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Friday, April 18, 2008

Add Hover Class to Anything in jQuery

Well I've been feeling a little guilty for the relative sparsity of my posts lately (not that I don't have a good excuse or two), but I wanted to at least get on here and share a quick little tip.

One of the most fundamental "effects" employed by CSS designers is that of indicating when an anchor tag is being "hovered". Virtually every CSS file you encounter will contain something like the following:

a:link {
 /* default styles for anchors */

a:hover {
 /* styles for hovered anchors */

Often times, however, this same effect is desirable for non-anchor elements as well. For example, in my applications, I like to visually indicate anything that can be the target of an onclick event - and practically speaking, that's not always an anchor. The problem is that :hover is not a reliable cross-browser pseudo-selector on non-anchor elements. Can anyone guess which clIEnt I'm talking about?

Well fret not, cause we have JavaScript to the rescue. In this particular example, as usual, I'm using jQuery to make life easy. Since we can't rely on :hover, we're going to dynamically add a class of hover via JavaScript. The code to do this is remarkably simple:

 function() {
 function() {

Now let's say you want to style a div with class iHoverable differently when it's being hovered. You can simply add the following rule to your style sheet:

.iHoverable {
 /* normal styles for this element */
.iHoverable.hover {
 /* styles for hover effect */

That's almost it - just a quick note from a practicality standpoint. I don't really recommend using $('*').hover(...) from the code above. If you already know that you only need to style hovers for elements of class iHoverable, then it would be more efficient to simply write $('.iHoverable').hover(...)

Kapeesh? Ok, now that's it.


It has come to my attention that this post is remarkably similar to a previous post by Karl Swedburg from over a year ago. My bad!


Anonymous said...

Sorry, I am a bit new to jquery and web development altogether. How is:


related to:

# .iHoverable?

Shouldn't it be $(this).addClass('iHoverable');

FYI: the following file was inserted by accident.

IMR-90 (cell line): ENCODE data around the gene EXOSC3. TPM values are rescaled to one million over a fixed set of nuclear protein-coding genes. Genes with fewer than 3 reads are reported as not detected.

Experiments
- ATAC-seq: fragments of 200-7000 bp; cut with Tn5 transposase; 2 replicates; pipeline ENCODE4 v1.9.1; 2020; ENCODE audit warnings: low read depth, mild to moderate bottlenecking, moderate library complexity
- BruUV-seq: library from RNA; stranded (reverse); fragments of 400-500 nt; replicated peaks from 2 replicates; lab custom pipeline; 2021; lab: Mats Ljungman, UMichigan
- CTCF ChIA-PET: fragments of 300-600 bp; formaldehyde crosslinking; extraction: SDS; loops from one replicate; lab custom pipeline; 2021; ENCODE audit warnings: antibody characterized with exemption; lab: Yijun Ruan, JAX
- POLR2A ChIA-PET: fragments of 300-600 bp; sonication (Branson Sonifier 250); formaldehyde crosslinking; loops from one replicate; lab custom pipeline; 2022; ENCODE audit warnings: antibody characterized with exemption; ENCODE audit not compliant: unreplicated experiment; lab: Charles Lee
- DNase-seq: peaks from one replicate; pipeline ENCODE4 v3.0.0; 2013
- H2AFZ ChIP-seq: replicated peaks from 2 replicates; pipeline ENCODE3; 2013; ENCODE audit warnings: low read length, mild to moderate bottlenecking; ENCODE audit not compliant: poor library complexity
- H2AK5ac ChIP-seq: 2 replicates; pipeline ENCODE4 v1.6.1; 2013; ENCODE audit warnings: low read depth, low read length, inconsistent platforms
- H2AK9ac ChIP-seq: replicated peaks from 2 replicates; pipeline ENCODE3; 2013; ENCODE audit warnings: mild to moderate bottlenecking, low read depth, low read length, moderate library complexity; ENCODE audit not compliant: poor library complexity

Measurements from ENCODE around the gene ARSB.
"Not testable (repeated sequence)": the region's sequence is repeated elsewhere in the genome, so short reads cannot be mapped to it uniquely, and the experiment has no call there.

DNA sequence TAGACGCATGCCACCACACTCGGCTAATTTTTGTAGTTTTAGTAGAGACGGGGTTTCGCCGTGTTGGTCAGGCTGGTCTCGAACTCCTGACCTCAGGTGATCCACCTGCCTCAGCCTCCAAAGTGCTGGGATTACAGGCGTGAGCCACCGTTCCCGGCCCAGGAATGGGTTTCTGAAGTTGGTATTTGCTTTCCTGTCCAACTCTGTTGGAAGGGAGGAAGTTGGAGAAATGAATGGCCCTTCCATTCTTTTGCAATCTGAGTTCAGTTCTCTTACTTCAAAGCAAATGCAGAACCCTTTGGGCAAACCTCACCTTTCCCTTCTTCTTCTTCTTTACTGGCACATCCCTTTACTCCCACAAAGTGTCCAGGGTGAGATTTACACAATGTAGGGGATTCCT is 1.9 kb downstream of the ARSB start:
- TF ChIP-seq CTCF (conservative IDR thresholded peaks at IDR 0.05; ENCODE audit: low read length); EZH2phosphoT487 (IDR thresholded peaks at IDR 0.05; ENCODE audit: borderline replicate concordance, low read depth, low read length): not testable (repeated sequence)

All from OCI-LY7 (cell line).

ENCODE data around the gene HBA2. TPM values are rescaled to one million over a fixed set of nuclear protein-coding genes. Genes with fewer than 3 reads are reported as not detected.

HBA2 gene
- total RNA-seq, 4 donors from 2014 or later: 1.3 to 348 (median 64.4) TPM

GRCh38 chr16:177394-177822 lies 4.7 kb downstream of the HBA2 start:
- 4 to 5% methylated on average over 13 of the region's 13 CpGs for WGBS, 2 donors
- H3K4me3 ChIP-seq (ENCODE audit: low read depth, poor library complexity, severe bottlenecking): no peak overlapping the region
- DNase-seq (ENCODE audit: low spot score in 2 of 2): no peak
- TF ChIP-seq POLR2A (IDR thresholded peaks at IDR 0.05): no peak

Jeremy Martin said...

No... I'm afraid I made the class names a little confusing. In this example, you would have some divs in your page with class "iHoverable". Now let's say we execute the script ONLY on elements with class iHoverable. The script would start off like this:

# $('.iHoverable').hover(

This loops through each instance of .iHoverable, and tells that element to add a class of "hover" when the mouseover event fires, and to remove the class of "hover" when the mouseleave event fires.

That's why, in the last CSS example, you can add styles that are only applied while it is "hovered" by using the following selector: .iHoverable.hover.

Does that make more sense now?

Anonymous said...

No, I understand

Shadowfiend said...

A more efficient way of doing this would be to add a hover event to the document body and then assign the class on the target element (which you can get from the event object your handler is passed). This way, only one element has the event handler assigned to it. To avoid having that event fire, you can cancel the event bubble in event handlers for child elements.

Jeremy Martin said...

Thanks for the tip - that definitely does seem like a better approach.

Karl said...

Hi Jeremy,

Glad to see you spreading the word on how easy it is to use jQuery for things like this. Reminds me of an entry I wrote last year: Quick Tip: Set Hover Class for Anything. :)

Jeremy Martin said...

Hey thanks for commenting - and sorry about that! I'm afraid that post was before I even heard of jQuery or your site, and apparently failed to google it :p

pixart said...

Wow thats so simple and great way to change classes, thanks!